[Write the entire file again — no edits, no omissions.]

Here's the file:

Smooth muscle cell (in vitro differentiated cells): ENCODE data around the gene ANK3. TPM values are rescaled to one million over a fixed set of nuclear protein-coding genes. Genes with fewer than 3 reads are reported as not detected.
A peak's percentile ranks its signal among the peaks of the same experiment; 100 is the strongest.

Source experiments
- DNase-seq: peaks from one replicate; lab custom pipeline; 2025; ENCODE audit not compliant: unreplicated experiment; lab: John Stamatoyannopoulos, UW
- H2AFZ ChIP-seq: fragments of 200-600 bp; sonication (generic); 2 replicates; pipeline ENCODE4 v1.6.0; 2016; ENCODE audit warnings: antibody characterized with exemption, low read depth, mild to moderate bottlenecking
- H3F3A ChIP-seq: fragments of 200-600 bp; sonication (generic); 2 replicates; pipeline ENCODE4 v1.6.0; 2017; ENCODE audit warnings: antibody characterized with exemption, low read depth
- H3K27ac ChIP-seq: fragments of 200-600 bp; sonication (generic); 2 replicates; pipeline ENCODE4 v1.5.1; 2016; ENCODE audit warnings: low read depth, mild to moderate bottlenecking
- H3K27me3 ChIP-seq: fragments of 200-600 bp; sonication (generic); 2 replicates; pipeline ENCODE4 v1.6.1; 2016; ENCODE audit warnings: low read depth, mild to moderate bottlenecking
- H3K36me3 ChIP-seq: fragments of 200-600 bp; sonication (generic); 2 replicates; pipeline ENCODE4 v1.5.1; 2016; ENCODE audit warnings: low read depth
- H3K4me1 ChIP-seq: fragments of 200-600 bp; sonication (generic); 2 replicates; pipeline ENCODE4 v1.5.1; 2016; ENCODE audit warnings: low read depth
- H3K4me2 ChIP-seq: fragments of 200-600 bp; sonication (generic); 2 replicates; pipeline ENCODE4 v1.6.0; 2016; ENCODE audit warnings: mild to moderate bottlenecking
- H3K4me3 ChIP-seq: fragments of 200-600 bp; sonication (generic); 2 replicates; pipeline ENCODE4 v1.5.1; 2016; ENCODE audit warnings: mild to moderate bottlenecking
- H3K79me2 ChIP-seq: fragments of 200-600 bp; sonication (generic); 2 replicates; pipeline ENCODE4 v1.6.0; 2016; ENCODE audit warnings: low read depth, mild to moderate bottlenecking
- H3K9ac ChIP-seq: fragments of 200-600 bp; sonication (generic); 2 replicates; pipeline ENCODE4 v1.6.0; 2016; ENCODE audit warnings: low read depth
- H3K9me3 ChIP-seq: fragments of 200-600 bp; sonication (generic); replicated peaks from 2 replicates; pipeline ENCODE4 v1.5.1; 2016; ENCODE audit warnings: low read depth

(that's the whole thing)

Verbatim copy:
Smooth muscle cell (in vitro differentiated cells): ENCODE data around the gene ANK3. TPM values are rescaled to one million over a fixed set of nuclear protein-coding genes. Genes with fewer than 3 reads are reported as not detected.
A peak's percentile ranks its signal among the peaks of the same experiment; 100 is the strongest.

Source experiments
- DNase-seq: peaks from one replicate; lab custom pipeline; 2025; ENCODE audit not compliant: unreplicated experiment; lab: John Stamatoyannopoulos, UW
- H2AFZ ChIP-seq: fragments of 200-600 bp; sonication (generic); 2 replicates; pipeline ENCODE4 v1.6.0; 2016; ENCODE audit warnings: antibody characterized with exemption, low read depth, mild to moderate bottlenecking
- H3F3A ChIP-seq: fragments of 200-600 bp; sonication (generic); 2 replicates; pipeline ENCODE4 v1.6.0; 2017; ENCODE audit warnings: antibody characterized with exemption, low read depth
- H3K27ac ChIP-seq: fragments of 200-600 bp; sonication (generic); 2 replicates; pipeline ENCODE4 v1.5.1; 2016; ENCODE audit warnings: low read depth, mild to moderate bottlenecking
- H3K27me3 ChIP-seq: fragments of 200-600 bp; sonication (generic); 2 replicates; pipeline ENCODE4 v1.6.1; 2016; ENCODE audit warnings: low read depth, mild to moderate bottlenecking
- H3K36me3 ChIP-seq: fragments of 200-600 bp; sonication (generic); 2 replicates; pipeline ENCODE4 v1.5.1; 2016; ENCODE audit warnings: low read depth
- H3K4me1 ChIP-seq: fragments of 200-600 bp; sonication (generic); 2 replicates; pipeline ENCODE4 v1.5.1; 2016; ENCODE audit warnings: low read depth
- H3K4me2 ChIP-seq: fragments of 200-600 bp; sonication (generic); 2 replicates; pipeline ENCODE4 v1.6.0; 2016; ENCODE audit warnings: mild to moderate bottlenecking
- H3K4me3 ChIP-seq: fragments of 200-600 bp; sonication (generic); 2 replicates; pipeline ENCODE4 v1.5.1; 2016; ENCODE audit warnings: mild to moderate bottlenecking
- H3K79me2 ChIP-seq: fragments of 200-600 bp; sonication (generic); 2 replicates; pipeline ENCODE4 v1.6.0; 2016; ENCODE audit warnings: low read depth, mild to moderate bottlenecking
- H3K9ac ChIP-seq: fragments of 200-600 bp; sonication (generic); 2 replicates; pipeline ENCODE4 v1.6.0; 2016; ENCODE audit warnings: low read depth
- H3K9me3 ChIP-seq: fragments of 200-600 bp; sonication (generic); replicated peaks from 2 replicates; pipeline ENCODE4 v1.5.1; 2016; ENCODE audit warnings: low read depth